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Science News about Schizophrenia

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Violence in Schizophrenia Patients More Likely Among Those with Childhood Conduct Problems
July 2, 2007 • Press Release
Some people with schizophrenia who become violent may do so for reasons unrelated to their current illness, according to a new study analyzing data from the Clinical Antipsychotic Trials for Intervention Effectiveness (CATIE).
Antipsychotic Medications for Schizophrenia on Equal Footing in Improving Patients’ Thinking Skills
June 4, 2007 • Science Update
Patients with schizophrenia taking antipsychotic medications experience a small improvement in thinking and reasoning skills (neurocognition), but no one medication appears to be better than the others in improving these skills during the first two crucial months of treatment, according to the latest results from the NIMH-funded Clinical Antipsychotic Trials for Intervention Effectiveness (CATIE).
New Details in Schizophrenia Treatment Trial Emerge
March 1, 2007 • Press Release
Two new studies from the Clinical Antipsychotic Trials for Intervention Effectiveness (CATIE) provide more insights into comparing treatment options, and to what extent antipsychotic medications help people with schizophrenia learn social, interpersonal and community living skills.
Common Gene Version Optimizes Thinking — but With a Possible Downside
February 9, 2007 • Press Release
Most people inherit a version of a gene that optimizes their brain’s thinking circuitry, yet also appears to increase risk for schizophrenia, a severe mental illness marked by impaired thinking, scientists at the National Institutes of Health’s (NIH) National Institute of Mental Health (NIMH) have discovered.
Gene Variant Linked to Schizophrenia
January 23, 2007 • Science Update
A gene implicated in schizophrenia in adults has now also been linked to schizophrenia in children for the first time, strengthening evidence that the gene plays a role in the disease.
Older Medication May Be More Cost-Effective for Some Patients with Schizophrenia
December 1, 2006 • Press Release
A new study analyzing the economic implications of the Clinical Antipsychotic Trials of Intervention Effectiveness (CATIE) concludes that the older (first generation) antipsychotic medication perphenazine was less expensive and no less effective than the newer (second generation) medications used in the trial during initial treatment, suggesting that older antipsychotics still have a role in treating schizophrenia.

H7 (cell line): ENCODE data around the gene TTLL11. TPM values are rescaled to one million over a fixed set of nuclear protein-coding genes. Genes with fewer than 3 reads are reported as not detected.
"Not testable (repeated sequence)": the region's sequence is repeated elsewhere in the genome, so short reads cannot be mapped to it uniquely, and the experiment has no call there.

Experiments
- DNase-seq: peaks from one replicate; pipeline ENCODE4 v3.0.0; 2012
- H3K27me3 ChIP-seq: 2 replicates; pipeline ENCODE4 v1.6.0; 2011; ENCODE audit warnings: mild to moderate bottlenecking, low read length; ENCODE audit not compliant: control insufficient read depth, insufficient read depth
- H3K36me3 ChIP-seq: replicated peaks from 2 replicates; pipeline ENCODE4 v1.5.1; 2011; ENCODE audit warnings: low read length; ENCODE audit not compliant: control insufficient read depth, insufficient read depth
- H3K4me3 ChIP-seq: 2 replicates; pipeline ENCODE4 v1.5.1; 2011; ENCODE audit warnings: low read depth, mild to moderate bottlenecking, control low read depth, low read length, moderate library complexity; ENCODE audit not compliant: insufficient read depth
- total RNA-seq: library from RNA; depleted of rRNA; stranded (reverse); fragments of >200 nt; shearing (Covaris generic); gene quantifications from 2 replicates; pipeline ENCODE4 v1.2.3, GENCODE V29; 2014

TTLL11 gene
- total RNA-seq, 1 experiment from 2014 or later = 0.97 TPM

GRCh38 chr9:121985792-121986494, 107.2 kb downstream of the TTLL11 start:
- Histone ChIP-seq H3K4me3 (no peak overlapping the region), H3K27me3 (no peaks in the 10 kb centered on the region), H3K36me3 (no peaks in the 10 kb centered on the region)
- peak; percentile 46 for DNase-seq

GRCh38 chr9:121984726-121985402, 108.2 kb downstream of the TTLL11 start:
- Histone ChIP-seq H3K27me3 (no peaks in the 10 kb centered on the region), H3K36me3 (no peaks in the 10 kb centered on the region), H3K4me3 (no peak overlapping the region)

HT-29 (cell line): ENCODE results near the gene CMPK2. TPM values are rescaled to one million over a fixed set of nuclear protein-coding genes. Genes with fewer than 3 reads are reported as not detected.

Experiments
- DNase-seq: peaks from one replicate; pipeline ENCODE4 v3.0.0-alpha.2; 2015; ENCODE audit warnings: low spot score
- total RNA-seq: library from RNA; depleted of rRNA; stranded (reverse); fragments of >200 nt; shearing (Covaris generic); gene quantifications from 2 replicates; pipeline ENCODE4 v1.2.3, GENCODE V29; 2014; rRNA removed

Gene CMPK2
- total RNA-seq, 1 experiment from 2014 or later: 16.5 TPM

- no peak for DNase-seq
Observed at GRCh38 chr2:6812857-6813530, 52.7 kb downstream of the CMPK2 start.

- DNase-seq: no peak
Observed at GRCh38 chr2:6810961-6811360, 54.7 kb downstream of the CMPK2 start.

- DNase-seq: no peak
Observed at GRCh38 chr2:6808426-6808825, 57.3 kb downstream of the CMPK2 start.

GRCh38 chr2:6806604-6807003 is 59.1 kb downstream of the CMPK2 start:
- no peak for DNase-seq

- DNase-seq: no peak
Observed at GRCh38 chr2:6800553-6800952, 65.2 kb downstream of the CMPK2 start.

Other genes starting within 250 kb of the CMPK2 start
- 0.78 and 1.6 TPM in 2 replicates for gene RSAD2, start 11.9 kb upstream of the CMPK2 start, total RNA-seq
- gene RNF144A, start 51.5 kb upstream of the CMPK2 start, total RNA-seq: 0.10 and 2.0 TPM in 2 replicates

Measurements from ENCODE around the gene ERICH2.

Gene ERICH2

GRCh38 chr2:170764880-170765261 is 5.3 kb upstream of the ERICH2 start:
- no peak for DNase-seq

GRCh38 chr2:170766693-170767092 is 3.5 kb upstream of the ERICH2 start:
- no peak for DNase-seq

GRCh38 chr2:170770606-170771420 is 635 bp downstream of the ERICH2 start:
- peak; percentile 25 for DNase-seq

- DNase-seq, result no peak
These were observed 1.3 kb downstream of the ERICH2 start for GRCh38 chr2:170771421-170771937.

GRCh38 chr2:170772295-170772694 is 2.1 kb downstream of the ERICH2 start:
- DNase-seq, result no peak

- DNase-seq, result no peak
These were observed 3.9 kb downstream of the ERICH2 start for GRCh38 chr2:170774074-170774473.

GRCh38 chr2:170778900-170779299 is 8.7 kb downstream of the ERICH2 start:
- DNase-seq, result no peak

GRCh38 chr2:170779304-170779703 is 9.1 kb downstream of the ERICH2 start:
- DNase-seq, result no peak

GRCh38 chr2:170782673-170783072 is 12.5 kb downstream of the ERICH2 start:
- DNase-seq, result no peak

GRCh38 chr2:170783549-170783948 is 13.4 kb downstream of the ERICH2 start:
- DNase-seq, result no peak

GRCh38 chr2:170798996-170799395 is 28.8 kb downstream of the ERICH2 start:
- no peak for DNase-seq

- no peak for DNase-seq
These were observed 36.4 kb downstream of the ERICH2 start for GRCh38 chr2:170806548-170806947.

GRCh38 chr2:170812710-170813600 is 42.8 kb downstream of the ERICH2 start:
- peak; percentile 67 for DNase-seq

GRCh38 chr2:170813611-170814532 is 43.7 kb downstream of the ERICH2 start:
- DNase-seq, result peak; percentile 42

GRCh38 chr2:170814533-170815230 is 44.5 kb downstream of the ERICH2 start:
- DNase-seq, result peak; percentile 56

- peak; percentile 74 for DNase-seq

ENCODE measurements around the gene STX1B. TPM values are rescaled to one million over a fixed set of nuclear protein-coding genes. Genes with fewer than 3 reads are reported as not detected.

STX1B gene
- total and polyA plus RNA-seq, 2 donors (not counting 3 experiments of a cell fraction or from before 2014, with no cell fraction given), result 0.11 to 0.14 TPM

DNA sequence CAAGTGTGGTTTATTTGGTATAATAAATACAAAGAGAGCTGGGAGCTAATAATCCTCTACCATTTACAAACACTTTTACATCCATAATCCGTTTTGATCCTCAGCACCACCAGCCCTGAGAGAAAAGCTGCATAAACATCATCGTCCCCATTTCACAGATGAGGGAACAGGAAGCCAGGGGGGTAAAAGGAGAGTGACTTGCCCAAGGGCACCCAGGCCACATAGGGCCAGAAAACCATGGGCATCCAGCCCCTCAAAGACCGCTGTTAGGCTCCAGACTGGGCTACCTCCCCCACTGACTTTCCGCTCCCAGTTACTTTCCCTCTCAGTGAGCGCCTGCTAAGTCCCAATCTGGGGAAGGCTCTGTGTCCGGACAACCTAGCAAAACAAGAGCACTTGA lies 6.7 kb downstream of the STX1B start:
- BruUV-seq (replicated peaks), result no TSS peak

New Schizophrenia Trial: Does Method of Administering Medication Make a Difference?
September 5, 2006 • Science Update
A new clinical trial is testing whether an injection of a long-lasting antipsychotic medication every two weeks results in better adherence to treatment and better outcomes among people with schizophrenia than do oral medications taken daily.
New Factors Identified for Predicting Violence in Schizophrenia
July 18, 2006 • Science Update
A study of adults with schizophrenia showed that symptoms of losing contact with reality, such as delusions and hallucinations, increased the odds of serious violence nearly threefold.
Studies ID Molecular Accomplices of Suspect Schizophrenia Genes
May 2, 2006 • Science Update
NIMH-funded researchers have discovered how certain genes work at the molecular level to increase the risk of schizophrenia.
Studies Offer New Information About Treatment Choices for Schizophrenia — Phase 2 Results
April 1, 2006 • Science Update
A national clinical trial comparing clozapine with other new-generation antipsychotic medications for the treatment of chronic schizophrenia has shown that people who switched to clozapine from their first medication because it failed to manage symptoms adequately were twice as likely to continue treatment as patients who switched to other antipsychotic medications.
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